Stress affects everyone, but it’s easy to forget that. Once you get sensitized to it, it’s amazing to pick up on the behavioral changes that happen to co-workers under certain kinds of stress. We may consider their issue to be stressful, but we don’t get to decide. Don’t dismiss their reaction or trivialize it, it’s real to them – and so to you.
Let’s start with a review of common stressors:
- Lack of sleep (late night break/fix, sick kid, etc)
- Unfair situations (why does my team have to do this work, why doesn’t team X?)
- Getting married, divorced, etc
- Financial problems
- Having to do work that they aren’t comfortable in
- Dealing with new team members (or any type of change)
- Pressure (deadlines)
- Frustration at short term/inelegant solutions (especially us IT geeks!)
That’s certainly not all of them, but you can see that not all are work related. Some resolve quickly, others may last a year.
Stress can lead to the “fight” response,which can mean them fighting with you to the point – if you let it – that they’ll fight themselves right into being unemployed. In the worst case that may be necessary,but more often you have to let them vent, or at least give them time to get back to center. If you fight back, which is a natural response, it will just escalate.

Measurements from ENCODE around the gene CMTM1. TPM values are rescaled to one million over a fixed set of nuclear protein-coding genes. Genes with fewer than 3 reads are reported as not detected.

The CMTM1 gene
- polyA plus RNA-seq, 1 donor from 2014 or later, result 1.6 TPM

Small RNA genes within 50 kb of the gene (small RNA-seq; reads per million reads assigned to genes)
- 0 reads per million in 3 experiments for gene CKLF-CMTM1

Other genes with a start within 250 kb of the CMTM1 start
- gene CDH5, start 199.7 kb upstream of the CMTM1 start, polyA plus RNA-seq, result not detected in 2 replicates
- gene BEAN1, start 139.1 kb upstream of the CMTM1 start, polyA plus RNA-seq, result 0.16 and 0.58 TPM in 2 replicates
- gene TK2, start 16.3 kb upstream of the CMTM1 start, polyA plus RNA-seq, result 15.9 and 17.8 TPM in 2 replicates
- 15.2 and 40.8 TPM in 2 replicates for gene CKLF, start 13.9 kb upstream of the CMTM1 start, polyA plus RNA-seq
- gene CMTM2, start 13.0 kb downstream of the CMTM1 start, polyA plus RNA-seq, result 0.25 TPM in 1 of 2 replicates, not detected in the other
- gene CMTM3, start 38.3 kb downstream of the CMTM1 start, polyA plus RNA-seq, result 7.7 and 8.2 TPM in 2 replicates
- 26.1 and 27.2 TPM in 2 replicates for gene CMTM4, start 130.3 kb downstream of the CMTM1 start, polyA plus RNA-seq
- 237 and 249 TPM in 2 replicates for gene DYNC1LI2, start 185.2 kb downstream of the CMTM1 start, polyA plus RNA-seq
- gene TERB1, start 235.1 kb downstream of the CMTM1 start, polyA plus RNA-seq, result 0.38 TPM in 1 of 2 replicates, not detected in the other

When I see people under stress I try to understand why. From there sometimes I can help them reduce it by showing them a different view, or by talking about doing things like taking a walk, or writing the email and deleting without sending. Sometimes they are closed off and when they are, you just have to hope that you can find someone else they trust, or that it works itself out. You can’t always remove the stress for them.
Criticism is hard to deliver on the best of days, my rule of thumb is deliver it quietly and simply, because most people (including me) just don’t like being criticized. It’s hard to know what’s best, but I’ve taken to scheduling a meeting that clearly indicates “let’s spend a few minutes talking about problems/challenges with x”. That let’s them know it may not be the most positive conversation, gives them some time to gear up their own stress management techniques. Just don’t do it a week ahead of time! A couple of hours notice is great, certainly same day. Don’t have them sweating about it across other meetings and a night at home. I should add that you can tailor this based on your relationship with them, if you know you can do a drop in and work it into a conversation it feels less formal, less threatening.
All it takes is seeing them as people under stress. If you can learn to spot that, you’re going to reduce your own stress and do a lot better job of keeping good people on the team for the long term.